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Stingray-shaped probes can explore Venus's atmosphere

Researchers with the University of Buffalo are working on a conceptual design that would see a changed aircraft explore the sky above Venus, including its elusive "dark side."

It's called BREEZE, or Bio-inspired Ray for Extreme Environments and Zonal Explorations. Like a stingray that travels through water with its breast fins, this morphing probe would fold its wings during the flight and stay high at altitudes approaching 50 kilometers (31 miles). BREEZE was equipped with a variety of instruments and powered by the powerful winds of the planet and would sniff out out atmospheric gases, chase volcanic activity and even investigate Venus so-called dark side, according to a press release from the university.

At least, this is the vision described by researchers from the Crashworthiness for Aerospace Structures and Hybrids (CRASH) Laboratory . BREEZE is currently one of 1

8 proposals being considered by NASA during its Innovative Advanced Concepts (NIAC) program, of which six have Phase II degrees. NASA awarded the CRASH laboratory a $ 125,000 Phase I award earlier this year to further develop its idea. Success in this nine-month year may involve degree for phase II and additional funding from the space agency.

An aircraft for studying Venus is very meaningful. Designing a rover seems almost impossible, as the surface temperature can exceed 470 degrees Celsius (880 degrees Fahrenheit). In addition, some of the most interesting things on this planet are in the atmosphere, including a massive arc-like structure that extends over nearly 10 000 kilometers (6, 20 0 miles).

Because BREEZE has inflatable components, it can be packed tightly inside a larger input module and then distributed in the Venus atmosphere, Javid Bayandor, Head of CRASH Lab and Associate Professor of Mechanics and Space Engineering at UB's School of Engineering and Applied Sciences, said in an email to Gizmodo. A system of traction cables would enable a generous degree of controllability, including thrust, stability, lifting and buoyancy of the aircraft.

BREEZE is designed to take advantage of high winds in the turbulent upper atmosphere of Venus . The probe should be able to travel around the planet once every four to six days, as it hovers under the main cloud layer. Solar panels would allow the probe to charge its instruments, including units to test gases in the atmosphere, track the weather and hunt for volcanic activity on the surface. Ideally, BREEZE would perform mass and gamma spectroscopy, perform magnetic field traces, and take ultraviolet measurements, according to Bayandor.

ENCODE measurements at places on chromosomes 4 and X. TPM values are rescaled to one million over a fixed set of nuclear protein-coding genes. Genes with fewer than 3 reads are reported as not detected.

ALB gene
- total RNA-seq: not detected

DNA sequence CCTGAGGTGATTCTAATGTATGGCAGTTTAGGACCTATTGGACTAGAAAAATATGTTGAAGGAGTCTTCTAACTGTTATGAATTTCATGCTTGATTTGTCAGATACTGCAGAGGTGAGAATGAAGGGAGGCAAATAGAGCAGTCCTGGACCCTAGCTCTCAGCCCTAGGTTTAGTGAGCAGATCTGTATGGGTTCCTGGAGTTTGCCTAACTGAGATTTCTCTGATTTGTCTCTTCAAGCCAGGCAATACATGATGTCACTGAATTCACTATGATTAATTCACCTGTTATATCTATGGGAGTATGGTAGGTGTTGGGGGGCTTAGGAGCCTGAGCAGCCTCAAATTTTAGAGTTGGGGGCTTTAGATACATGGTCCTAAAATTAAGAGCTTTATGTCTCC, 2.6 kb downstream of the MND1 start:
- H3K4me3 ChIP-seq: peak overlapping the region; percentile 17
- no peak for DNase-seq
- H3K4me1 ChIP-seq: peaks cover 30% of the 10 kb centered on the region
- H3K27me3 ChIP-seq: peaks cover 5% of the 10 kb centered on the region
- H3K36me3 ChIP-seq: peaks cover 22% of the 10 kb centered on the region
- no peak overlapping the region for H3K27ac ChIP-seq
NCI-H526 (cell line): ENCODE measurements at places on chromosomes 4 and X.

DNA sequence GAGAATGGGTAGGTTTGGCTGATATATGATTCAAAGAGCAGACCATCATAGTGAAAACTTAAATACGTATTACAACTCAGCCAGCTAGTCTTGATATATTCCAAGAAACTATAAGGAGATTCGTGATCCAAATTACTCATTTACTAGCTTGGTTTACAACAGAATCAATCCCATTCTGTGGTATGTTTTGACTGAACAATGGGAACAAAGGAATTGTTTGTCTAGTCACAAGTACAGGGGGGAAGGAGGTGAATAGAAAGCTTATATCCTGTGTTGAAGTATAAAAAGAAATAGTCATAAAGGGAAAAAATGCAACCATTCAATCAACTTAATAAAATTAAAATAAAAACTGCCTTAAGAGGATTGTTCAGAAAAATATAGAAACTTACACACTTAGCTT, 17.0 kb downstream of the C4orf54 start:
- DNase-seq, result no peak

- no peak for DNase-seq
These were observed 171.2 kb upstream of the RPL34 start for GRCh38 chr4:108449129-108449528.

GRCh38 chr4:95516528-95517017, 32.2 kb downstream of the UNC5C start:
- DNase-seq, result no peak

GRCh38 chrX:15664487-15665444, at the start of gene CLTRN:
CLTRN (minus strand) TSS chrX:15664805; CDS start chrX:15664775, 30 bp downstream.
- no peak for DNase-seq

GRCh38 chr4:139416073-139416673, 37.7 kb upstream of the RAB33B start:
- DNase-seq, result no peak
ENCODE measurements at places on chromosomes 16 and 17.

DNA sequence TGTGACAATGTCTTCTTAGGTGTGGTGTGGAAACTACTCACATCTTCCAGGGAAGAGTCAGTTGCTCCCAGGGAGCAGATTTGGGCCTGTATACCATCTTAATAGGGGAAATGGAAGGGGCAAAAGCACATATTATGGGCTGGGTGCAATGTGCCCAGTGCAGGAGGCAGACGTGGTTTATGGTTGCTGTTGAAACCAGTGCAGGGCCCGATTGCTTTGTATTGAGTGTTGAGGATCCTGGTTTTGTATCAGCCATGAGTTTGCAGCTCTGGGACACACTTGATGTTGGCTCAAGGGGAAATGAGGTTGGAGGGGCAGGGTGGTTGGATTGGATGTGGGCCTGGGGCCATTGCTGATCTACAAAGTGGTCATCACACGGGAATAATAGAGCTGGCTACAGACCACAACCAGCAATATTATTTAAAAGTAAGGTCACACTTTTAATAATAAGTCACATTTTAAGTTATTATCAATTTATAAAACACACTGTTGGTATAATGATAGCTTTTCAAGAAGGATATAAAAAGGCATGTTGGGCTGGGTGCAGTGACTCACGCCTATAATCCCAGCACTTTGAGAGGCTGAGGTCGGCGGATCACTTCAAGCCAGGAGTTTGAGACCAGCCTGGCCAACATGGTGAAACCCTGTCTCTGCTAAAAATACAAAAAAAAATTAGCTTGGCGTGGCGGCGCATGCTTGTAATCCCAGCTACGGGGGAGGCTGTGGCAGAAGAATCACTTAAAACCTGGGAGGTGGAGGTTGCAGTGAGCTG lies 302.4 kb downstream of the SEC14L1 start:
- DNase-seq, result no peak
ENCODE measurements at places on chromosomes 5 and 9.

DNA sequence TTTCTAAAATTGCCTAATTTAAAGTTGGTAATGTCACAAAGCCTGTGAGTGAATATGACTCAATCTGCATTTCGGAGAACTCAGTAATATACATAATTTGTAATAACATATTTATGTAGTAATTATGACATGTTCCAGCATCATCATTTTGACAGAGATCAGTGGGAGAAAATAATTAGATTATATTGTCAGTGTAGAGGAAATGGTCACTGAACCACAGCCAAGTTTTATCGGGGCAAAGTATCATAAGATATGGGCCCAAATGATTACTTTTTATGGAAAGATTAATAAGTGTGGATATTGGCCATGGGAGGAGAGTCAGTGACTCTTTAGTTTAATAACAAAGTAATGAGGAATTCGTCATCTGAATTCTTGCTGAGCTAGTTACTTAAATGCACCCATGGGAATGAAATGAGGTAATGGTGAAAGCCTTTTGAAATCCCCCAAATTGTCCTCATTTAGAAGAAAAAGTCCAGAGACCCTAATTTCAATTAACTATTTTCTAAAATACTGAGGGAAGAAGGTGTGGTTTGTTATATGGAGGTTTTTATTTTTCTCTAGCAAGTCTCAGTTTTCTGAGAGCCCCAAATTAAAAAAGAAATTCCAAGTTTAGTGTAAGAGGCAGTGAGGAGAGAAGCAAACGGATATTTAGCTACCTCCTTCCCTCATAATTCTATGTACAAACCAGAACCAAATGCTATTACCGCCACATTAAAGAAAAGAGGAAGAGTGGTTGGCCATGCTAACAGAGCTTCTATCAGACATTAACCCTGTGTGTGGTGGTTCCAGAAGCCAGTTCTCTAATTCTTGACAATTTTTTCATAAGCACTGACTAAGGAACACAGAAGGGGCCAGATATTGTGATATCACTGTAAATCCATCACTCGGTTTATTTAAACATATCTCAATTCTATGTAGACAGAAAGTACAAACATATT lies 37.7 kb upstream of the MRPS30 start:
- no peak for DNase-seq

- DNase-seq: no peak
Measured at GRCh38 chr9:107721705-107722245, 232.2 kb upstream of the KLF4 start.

BREEZE "is being developed for atmospheric sampling at and above 50 km altitude," Bayandor said, but the system will "test at lower altitudes toward the end of its mission." The CRASH team envisions several BREEZE vessels flying at the same time to discard a wide scientific network and gather redundant data for further verification.

An important advantage of the BREEZE design is that it should be able to drive the zone winds to the dark side of the planet, while balloons, for example, would only drive to the polar regions, according to the researchers . Venus is not early locked as our moon, in which a hemisphere is constantly facing the Earth, but it has a really slow spinning frequency. A single day on Venus lasts 243 Earth days, which means that a large part of the planet is in the dark for extended periods. Bayandor and his colleagues would very much like to know what happens to the atmosphere of Venus during this extended night.

As for potential risks, BREEZE will have to contend with Venus's corrosive atmosphere (containing sulfuric acid), severe winds reaching 360 kilometers per hour (224 miles per hour), and power-c among other difficulties. In the end, however, Bayandor said that this "specific mission will be a relatively low to moderate risk with high rewards."

BREEZE sounds like an exciting concept, and it's time for us to pay a little more attention to this exciting planet. NASA is scheduled to make its decision on the future of the program in the coming months, and we will look closely.

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